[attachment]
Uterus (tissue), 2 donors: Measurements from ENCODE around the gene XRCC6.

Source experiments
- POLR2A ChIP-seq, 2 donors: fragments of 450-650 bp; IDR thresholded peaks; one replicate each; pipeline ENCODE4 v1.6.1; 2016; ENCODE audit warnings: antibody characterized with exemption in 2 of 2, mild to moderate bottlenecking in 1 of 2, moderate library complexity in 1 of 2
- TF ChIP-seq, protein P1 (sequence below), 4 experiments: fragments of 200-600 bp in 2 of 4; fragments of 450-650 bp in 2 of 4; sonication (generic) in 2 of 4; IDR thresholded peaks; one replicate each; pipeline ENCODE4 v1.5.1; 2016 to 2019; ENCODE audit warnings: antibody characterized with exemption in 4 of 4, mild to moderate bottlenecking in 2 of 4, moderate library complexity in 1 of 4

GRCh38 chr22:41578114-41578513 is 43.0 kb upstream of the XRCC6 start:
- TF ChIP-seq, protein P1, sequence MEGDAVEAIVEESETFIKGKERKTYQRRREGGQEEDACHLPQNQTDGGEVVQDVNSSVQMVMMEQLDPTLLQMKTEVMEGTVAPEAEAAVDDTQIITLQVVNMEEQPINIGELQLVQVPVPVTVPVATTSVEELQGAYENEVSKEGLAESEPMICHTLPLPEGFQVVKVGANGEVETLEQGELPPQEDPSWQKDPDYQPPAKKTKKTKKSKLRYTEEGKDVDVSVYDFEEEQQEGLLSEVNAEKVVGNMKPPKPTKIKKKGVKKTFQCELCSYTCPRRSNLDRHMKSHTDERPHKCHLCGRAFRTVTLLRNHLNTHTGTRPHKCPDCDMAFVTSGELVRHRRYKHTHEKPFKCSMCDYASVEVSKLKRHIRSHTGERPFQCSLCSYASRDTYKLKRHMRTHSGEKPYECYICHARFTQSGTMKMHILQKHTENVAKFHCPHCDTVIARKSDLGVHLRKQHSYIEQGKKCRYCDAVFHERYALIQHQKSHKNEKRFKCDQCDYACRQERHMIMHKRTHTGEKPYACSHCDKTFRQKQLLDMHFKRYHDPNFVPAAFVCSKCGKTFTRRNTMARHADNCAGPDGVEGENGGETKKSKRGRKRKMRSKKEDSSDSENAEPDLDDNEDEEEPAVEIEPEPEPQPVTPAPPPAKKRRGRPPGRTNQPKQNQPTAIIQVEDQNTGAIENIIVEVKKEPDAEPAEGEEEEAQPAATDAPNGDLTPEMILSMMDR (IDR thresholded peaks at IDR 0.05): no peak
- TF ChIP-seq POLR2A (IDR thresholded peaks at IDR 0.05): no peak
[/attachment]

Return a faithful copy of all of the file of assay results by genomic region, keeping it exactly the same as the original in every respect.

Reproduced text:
Uterus (tissue), 2 donors: Measurements from ENCODE around the gene XRCC6.

Source experiments
- POLR2A ChIP-seq, 2 donors: fragments of 450-650 bp; IDR thresholded peaks; one replicate each; pipeline ENCODE4 v1.6.1; 2016; ENCODE audit warnings: antibody characterized with exemption in 2 of 2, mild to moderate bottlenecking in 1 of 2, moderate library complexity in 1 of 2
- TF ChIP-seq, protein P1 (sequence below), 4 experiments: fragments of 200-600 bp in 2 of 4; fragments of 450-650 bp in 2 of 4; sonication (generic) in 2 of 4; IDR thresholded peaks; one replicate each; pipeline ENCODE4 v1.5.1; 2016 to 2019; ENCODE audit warnings: antibody characterized with exemption in 4 of 4, mild to moderate bottlenecking in 2 of 4, moderate library complexity in 1 of 4

GRCh38 chr22:41578114-41578513 is 43.0 kb upstream of the XRCC6 start:
- TF ChIP-seq, protein P1, sequence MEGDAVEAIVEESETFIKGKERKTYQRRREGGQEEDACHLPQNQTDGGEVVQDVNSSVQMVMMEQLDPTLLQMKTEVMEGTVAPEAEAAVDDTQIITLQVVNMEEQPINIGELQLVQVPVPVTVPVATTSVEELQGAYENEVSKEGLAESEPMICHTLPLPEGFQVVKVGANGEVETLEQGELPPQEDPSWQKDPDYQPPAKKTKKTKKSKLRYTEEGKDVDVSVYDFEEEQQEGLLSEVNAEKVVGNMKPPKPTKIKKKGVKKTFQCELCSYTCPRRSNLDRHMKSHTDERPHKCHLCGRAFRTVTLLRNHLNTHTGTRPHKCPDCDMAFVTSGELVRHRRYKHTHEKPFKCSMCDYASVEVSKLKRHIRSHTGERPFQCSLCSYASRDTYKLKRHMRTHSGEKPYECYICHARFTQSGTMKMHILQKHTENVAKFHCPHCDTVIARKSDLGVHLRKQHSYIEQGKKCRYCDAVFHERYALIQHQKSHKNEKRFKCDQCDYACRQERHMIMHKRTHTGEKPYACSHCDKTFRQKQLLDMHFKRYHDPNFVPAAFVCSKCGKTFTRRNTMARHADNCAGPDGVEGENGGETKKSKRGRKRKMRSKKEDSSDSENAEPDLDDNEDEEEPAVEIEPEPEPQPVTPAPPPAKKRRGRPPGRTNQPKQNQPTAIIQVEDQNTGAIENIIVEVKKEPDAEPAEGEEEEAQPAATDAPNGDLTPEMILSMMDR (IDR thresholded peaks at IDR 0.05): no peak
- TF ChIP-seq POLR2A (IDR thresholded peaks at IDR 0.05): no peak